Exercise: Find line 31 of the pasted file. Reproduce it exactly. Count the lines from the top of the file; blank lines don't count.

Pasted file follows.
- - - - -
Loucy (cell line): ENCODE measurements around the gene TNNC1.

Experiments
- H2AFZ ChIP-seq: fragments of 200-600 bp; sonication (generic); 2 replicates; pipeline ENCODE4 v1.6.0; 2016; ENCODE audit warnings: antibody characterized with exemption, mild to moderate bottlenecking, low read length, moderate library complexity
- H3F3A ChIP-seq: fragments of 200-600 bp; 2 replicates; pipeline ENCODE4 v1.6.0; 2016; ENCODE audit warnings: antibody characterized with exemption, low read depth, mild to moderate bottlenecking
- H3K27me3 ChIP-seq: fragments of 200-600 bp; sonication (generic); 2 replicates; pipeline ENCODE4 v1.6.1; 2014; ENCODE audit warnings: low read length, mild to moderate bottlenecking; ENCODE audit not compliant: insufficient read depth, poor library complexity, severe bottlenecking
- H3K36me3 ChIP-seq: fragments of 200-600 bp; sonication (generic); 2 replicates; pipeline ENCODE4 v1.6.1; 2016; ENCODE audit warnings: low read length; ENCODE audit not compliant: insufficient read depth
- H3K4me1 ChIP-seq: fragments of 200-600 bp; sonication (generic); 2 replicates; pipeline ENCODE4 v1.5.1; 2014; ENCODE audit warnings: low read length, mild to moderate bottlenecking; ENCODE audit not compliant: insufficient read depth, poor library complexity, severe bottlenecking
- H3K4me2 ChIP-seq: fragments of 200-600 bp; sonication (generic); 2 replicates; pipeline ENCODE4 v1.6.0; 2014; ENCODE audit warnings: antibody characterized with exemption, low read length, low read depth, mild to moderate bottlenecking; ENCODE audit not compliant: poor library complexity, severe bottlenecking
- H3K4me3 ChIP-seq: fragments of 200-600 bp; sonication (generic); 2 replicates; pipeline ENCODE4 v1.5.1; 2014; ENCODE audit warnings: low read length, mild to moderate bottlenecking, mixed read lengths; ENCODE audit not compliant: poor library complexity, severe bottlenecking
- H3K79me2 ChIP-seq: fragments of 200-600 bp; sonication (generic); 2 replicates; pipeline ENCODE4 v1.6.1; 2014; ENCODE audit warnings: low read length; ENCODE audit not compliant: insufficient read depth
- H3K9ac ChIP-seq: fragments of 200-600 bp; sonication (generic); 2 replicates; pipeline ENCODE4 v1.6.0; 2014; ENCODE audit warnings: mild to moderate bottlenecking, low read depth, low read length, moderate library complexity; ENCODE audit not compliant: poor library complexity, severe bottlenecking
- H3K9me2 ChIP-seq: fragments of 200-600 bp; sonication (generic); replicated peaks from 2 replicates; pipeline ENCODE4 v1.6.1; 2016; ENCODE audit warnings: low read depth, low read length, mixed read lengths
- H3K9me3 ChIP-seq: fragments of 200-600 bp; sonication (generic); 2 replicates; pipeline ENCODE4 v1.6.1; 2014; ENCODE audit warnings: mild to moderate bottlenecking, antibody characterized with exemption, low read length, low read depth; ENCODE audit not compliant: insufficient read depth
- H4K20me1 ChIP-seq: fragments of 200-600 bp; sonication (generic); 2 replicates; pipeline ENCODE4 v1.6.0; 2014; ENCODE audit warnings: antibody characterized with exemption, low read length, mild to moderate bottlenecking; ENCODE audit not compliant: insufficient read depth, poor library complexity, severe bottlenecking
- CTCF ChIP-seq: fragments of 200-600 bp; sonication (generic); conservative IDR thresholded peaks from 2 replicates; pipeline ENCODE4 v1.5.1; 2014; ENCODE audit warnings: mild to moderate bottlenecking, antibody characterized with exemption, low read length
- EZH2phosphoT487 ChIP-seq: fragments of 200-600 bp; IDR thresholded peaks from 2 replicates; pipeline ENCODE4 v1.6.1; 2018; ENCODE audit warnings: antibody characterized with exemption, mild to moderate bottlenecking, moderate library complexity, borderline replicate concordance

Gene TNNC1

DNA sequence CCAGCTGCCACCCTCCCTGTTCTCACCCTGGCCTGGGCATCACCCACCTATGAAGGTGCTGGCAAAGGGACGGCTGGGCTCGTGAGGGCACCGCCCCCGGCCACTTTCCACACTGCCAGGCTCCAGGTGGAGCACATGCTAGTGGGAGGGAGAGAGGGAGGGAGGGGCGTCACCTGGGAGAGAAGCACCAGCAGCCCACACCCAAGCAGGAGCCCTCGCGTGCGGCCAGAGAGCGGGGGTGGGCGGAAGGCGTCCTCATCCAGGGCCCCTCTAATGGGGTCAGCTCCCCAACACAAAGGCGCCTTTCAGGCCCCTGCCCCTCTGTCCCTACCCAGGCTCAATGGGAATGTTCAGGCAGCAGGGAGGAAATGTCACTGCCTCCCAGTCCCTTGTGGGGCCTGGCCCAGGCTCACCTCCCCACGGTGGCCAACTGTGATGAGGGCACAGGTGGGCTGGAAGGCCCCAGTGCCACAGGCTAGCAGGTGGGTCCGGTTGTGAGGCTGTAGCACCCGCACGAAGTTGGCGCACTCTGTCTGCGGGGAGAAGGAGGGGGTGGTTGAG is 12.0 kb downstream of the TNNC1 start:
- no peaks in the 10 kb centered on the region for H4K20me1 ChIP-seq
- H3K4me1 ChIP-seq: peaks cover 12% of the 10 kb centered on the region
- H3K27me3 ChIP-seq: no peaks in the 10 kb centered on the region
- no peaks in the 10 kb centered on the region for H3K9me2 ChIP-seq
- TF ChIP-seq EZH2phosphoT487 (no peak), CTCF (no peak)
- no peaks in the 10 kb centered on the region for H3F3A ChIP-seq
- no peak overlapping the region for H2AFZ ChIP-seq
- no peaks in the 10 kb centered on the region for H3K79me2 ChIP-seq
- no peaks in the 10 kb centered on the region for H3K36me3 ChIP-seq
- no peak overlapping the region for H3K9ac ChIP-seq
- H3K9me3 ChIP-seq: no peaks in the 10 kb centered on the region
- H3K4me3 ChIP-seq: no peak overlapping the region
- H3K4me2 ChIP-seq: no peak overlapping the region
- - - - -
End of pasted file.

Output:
- H3K4me2 ChIP-seq: no peak overlapping the region